A lot of popular musicians in the 1960s and '70s showed a passionate interest in getting extremely high — higher than any human had ever been.
We're talking, of course, about space exploration. David Bowie, Pink Floyd, Sun Ra, Funkadelic; all contributed to our shared space mythology. That doesn't happen so much these days.
But a new record from London band The Heliocentrics is a welcome, and trippy, exception.
Titled The Last Transmission, the album's poetry is by the one and only Melvin Van Peebles, the revolutionary filmmaker who probably doesn't get his due because he gets lumped in the "blaxploitation" genre. Van Peebles weaves a story — an astronaut sending out messages while exploring deep, deep space — that's been described as "an intergalactic 'Rime of the Ancient Mariner.' " The messages are about the sort of love you can find in the cosmos when you lower your standards a bit — like, no longer holding out for carbon-based life forms.
The idea for this story came to Peebles years ago, he tells NPR's Arun Rath, back when he was in the Air Force.
"I used to fly as a navigator, [a] radar-operated bombardier, on a secret jet bomber," Van Peebles says. "It flew so high that people didn't even know it was in there for years, and I spent a lot of time up above everything."
Van Peebles says flying like that was like being in another world. It was in that world that he says thoughts of the story "ran through my mind a zillion times." He only decided to set this story to music once his producer, Eothen Alapatt, slipped him an unreleased instrumental track from The Heliocentrics, a band Van Peebles had not heard of before.
"I heard it, and I said, 'Wow!' " he says.
The sounds reminded Van Peebles of his long-forgotten galactic love story. So he wrote it up, laid down the vocals and sent the recording to Heliocentrics founding member Malcolm Catto.
"Melvin somehow got hold of this track and done his own thing on it without us even knowing," Catto says.
But Catto wanted to collaborate on more than just one song.
It'd start off and then slowly dissipate, dissipate until it's light years away. And you just get all this radio chatter.Malcolm Catto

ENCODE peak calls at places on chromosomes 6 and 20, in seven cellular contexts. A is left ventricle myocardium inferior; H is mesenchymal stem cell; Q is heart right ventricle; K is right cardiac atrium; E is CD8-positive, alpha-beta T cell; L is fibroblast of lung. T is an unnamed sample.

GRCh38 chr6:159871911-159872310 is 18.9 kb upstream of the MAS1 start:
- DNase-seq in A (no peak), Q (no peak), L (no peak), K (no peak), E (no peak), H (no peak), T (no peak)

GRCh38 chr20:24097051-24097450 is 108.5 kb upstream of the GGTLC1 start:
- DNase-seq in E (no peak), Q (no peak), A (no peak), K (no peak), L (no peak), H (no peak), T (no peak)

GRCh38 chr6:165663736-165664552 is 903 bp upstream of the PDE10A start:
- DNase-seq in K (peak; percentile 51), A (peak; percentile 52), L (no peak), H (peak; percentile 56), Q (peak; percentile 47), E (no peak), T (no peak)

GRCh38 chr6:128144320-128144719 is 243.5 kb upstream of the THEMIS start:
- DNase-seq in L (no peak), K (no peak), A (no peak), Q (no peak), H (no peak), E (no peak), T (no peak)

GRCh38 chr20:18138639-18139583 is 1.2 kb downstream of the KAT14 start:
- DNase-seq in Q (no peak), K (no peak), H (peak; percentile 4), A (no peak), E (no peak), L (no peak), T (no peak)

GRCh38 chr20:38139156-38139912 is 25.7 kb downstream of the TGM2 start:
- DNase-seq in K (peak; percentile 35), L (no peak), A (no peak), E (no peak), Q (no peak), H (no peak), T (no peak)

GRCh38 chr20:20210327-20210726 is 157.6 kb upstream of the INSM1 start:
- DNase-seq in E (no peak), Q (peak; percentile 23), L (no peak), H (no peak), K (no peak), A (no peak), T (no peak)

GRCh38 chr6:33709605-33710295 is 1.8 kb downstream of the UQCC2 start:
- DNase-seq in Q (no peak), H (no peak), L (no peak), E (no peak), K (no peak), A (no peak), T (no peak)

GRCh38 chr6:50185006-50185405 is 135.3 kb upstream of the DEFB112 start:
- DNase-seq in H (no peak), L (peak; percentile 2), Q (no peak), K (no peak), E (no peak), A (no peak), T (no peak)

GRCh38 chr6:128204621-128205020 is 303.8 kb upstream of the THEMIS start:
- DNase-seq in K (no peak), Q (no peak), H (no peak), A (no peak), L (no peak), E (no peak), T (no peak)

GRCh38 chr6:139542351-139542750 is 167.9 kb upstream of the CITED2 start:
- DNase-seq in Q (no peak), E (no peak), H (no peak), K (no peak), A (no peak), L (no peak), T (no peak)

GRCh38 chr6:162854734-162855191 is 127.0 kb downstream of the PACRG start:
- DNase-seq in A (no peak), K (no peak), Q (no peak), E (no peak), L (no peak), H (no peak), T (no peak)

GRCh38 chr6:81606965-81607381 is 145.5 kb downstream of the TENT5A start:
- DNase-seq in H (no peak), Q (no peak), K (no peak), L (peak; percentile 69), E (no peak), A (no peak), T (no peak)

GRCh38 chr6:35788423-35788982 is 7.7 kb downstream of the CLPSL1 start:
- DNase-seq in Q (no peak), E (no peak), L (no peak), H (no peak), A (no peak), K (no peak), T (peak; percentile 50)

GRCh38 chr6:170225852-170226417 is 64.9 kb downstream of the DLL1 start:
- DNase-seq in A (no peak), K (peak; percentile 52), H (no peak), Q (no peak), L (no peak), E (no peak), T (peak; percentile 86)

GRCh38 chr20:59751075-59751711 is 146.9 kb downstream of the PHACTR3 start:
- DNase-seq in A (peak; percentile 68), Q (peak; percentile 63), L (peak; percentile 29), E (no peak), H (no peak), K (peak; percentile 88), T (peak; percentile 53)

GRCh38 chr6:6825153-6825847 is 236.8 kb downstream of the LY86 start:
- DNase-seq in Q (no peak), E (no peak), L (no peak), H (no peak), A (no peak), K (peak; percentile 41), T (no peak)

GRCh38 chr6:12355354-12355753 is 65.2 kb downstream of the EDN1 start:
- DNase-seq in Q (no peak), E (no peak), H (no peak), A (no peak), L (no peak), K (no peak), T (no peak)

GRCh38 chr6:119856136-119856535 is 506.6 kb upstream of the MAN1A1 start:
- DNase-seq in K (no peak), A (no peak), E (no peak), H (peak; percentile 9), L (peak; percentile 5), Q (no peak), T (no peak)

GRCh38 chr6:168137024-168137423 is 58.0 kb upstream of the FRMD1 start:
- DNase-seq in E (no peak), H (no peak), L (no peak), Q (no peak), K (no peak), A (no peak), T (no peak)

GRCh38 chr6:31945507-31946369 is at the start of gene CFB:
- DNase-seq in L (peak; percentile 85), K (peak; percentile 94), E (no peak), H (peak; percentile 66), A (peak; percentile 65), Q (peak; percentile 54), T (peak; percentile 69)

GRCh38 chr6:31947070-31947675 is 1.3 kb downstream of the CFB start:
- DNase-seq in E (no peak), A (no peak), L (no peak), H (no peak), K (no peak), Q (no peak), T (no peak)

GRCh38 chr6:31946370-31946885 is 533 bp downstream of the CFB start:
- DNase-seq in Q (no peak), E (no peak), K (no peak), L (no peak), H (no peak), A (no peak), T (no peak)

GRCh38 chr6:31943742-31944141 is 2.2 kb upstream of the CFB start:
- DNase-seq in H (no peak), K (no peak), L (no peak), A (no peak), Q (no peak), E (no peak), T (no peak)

"It started the seed, you know, of a concept to us: Why don't we make a science fiction kind of soundtrack to go with this story?" he says.
The Heliocentrics supported Van Peebles' distant love story with other-worldly sounds — a lot of oscillation and static, like distant radio signals that just don't want to cooperate.
"That's basically our idea of what it must seem like by the time it reaches another intelligence far off into space somewhere," Catto says. "What would it be like? This message? It'd start off and then slowly dissipate, dissipate until it's light years away. And you just get all this radio chatter."
Catto says what really interested them was the idea that perhaps all TV and radio signals were filtering through space and congregating somewhere. They were trying to recreate the sound that might make.
"I suppose it's the dream of every band or every musician is to come up with a sound or something that hasn't been done before, and certainly that's our motivation," he says.
Melvin Van Peebles was ecstatic about the odd partnership, even though he and the band have never met. He's in New York and The Heliocentrics are in London.
"But it seems I know them; what they're thinking, what I'm thinking. It was phenomenal, it was great," he says. "I haven't had so much fun with clothes on in years."